Two Bicycles in Beijing by Teresa Robeson.  illus. by Junyi Wu. Albert Whitman. ISBN 9780807507643.
Gr 1-3–Bicycles are an important mode of transportation for lots of people, and Robeson takes young readers for an unexpected ride: A red bicycle narrates the story! Wu illustrates this tale of a bicycle’s ride through Beijing on a mission to find its yellow bicycle friend. Telling this tale from the perspective of a bike is an excellent narrative device, especially for exploratory and imaginative storytelling with children, beautifully accompanied by Wu’s dreamy, soft drawings.

Duck on a Bike by David Shannon. Scholastic. ISBN 9780439050234.
PreS-Gr 2–When Duck finds an unattended bike, he is sure that he can ride it. And so he does, a bit wobbly at first, but then with increasing confidence until he is soaring with no "hands." As he passes each barnyard animal, they return his greeting but have secret thoughts of their own, ranging from scorn to envy. When some children leave their bikes by the house, it isn't hard to guess what the animals will do. This delightful story will have youngsters chiming in on the repeated phrases and predicting, in no time, what will happen next, and the many animal sounds provide ample opportunities for role-playing. Shannon's brightly colored spreads are filled with humor. There are delicious close-ups of the animals as Duck pedals by them. The animals' antics on the bikes are hilarious. Little Chicken rides a tricycle, the Pigs sport a bicycle built for two, Goat can't resist eating the basket as he rides, and tiny Mouse hitches a lift on Duck's handlebars. VERDICT A charming offering.

Bike & Trike by Elizabeth Verdick. illus. by Brian Briggs. S. & S./Paula Wiseman. ISBN 9781534415171.
PreS-Gr 2–This story celebrates the moment in a child’s life when they transition from a tricycle to a bicycle and all the joys and fears that come with that change. Trike is rusty and feels that Lulu has outgrown him. He remembers the many rides he and Lulu shared, braving the summer and surviving skinned knees. He longs for those days but knows that his fate is sealed when in rolls Bike, a shiny new gift for Lulu. Bike is fast, full of bells and whistles, and anxious to show off. Trike is concerned about safety, but Bike is young and full of energy. When Bike challenges Trike to a race, both learn important lessons about safety, sharing, friendship, and coexisting peacefully. The illustrations are simple, featuring the red Trike and teal Bike in their natural habitats, the garage, and the road. VERDICT Children will enjoy the banter between these two bikes and the joy of their new riders.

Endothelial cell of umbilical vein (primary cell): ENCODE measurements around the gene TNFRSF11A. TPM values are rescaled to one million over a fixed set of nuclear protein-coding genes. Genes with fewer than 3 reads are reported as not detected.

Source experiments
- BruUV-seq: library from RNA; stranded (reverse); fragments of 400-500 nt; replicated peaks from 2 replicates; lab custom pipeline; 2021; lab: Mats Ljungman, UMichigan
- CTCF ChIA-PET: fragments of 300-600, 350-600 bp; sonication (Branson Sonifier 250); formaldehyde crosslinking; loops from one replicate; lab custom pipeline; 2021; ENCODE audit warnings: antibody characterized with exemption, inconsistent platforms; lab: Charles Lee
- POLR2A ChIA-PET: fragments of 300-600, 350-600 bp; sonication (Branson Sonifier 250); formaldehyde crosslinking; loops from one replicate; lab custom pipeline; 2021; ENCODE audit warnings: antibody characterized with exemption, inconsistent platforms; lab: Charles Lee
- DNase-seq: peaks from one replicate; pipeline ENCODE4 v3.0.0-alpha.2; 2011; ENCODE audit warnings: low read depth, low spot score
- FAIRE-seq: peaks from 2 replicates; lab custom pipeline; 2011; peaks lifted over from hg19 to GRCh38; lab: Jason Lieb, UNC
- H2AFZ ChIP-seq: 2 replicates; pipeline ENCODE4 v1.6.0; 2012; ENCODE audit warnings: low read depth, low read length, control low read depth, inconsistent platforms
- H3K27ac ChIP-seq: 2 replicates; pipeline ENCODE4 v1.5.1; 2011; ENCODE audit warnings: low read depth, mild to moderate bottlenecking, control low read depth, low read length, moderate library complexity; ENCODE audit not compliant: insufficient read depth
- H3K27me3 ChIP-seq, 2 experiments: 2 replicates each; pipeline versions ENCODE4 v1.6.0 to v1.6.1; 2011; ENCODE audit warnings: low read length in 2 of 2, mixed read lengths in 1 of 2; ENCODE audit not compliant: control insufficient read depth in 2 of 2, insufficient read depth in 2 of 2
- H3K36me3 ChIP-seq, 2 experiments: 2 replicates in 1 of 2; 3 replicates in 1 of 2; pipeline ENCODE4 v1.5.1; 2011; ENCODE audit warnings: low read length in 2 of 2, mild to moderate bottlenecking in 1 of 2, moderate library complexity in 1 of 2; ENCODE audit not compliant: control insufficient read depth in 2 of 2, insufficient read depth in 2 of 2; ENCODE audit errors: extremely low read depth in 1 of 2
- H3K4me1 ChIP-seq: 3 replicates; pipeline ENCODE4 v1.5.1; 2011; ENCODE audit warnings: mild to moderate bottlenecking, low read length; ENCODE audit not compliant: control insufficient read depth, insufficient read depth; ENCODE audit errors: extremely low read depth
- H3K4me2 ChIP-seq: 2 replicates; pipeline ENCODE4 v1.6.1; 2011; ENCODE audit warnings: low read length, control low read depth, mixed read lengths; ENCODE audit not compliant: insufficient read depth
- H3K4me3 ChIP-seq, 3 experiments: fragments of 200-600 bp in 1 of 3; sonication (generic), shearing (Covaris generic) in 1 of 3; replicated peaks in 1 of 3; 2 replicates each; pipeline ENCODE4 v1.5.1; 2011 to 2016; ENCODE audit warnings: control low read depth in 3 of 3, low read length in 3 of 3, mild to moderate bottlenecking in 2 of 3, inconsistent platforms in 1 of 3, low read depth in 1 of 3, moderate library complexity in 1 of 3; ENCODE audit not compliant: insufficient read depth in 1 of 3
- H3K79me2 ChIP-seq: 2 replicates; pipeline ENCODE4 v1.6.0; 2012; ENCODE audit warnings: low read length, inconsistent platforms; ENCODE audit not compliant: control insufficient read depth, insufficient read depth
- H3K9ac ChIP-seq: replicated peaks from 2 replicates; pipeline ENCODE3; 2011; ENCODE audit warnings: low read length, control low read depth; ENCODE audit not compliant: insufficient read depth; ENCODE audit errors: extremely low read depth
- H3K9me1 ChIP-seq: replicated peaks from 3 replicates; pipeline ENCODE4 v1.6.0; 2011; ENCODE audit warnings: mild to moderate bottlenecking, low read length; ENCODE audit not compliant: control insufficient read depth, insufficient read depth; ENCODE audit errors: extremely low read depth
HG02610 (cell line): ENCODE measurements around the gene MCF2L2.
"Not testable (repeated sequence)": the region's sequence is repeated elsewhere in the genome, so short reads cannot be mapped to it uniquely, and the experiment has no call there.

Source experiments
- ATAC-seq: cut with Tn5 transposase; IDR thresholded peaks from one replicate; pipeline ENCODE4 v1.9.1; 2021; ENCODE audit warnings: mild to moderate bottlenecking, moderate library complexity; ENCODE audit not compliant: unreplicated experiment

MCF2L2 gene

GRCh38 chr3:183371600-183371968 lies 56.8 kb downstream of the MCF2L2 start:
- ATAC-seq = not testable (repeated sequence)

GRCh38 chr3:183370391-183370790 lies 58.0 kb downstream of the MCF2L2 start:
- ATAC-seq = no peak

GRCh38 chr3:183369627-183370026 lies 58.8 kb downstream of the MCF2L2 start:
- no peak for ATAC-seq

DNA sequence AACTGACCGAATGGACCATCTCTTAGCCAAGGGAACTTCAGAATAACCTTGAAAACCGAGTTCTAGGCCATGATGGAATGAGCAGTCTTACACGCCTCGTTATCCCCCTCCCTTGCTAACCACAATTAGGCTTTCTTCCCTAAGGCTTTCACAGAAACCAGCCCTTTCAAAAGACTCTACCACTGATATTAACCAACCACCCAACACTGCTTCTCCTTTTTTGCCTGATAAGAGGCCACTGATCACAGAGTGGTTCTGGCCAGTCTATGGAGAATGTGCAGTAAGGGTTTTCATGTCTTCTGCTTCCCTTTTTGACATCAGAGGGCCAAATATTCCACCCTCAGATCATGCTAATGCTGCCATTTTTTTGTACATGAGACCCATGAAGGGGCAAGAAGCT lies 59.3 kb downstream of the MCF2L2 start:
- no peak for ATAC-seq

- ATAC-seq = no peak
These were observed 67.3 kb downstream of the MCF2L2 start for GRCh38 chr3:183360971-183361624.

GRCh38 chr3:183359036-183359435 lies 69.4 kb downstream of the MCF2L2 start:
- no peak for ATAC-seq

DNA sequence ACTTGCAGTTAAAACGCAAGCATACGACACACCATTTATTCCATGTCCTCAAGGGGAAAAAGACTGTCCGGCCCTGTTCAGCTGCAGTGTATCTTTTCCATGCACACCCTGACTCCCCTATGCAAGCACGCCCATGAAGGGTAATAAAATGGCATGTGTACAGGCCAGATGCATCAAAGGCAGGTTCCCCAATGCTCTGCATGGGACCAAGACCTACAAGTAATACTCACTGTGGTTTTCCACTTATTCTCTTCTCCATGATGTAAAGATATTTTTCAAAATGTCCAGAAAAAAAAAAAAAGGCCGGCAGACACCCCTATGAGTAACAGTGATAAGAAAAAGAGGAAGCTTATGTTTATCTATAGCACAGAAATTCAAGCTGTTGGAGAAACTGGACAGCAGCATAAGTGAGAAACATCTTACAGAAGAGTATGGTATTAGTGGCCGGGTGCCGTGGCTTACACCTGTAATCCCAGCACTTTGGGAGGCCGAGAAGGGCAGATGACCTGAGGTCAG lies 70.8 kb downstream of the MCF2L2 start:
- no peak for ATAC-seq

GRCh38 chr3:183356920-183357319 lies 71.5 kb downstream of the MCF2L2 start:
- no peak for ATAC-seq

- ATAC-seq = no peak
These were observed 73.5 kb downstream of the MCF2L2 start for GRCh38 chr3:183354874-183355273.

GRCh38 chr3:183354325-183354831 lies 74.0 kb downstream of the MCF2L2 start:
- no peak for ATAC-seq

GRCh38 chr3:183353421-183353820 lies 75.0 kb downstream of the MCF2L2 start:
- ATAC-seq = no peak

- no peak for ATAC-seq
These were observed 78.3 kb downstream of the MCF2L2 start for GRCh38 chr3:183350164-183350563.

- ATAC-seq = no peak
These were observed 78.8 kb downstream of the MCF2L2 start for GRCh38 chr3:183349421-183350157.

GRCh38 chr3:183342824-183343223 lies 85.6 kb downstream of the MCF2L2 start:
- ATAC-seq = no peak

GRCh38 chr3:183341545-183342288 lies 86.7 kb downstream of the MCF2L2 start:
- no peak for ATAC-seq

Bicycle Book by Gail Gibbons. Holiday House. ISBN 9780823411993.
PreS-Gr 2–The history of bicycles, the science behind their design, descriptions of different types, their care, and safety rules are all clearly and simply presented in Gibbons's typical, inimitable style. Lots of color, accurate explanations, and interesting facts make this a winning choice for beginning readers.

Born to Ride: A Story About Bicycle Face by Larissa Theule. illus. by Kelsey Garrity-Riley. Abrams. ISBN 9781419734120.
PreS-Gr 2–This is the story of one girl’s determination to learn to ride her brother’s bike despite the apparent risk of “bicycle face,” a demeaning term meant to deter women from the freedom and joy of cycling in the late 1800s. Armed with just a pair of her brother’s pants and her determination, Louisa Belinda Bellflower does learn to ride and realizes that bicycle face is a myth. Though she initially tries to hide the lessons her brother gives her from her mother, Louisa’s mother turns out to be an advocate of her daughter’s actions. In the end, mother and daughter are seen wearing pants and wheeling their bikes toward a suffragette rally. Following this inspiring story are historical accounts of women and the bicycle movement. The illustrations accent the story beautifully. VERDICT This unique tale of an important time in American history is a must-buy for any elementary library.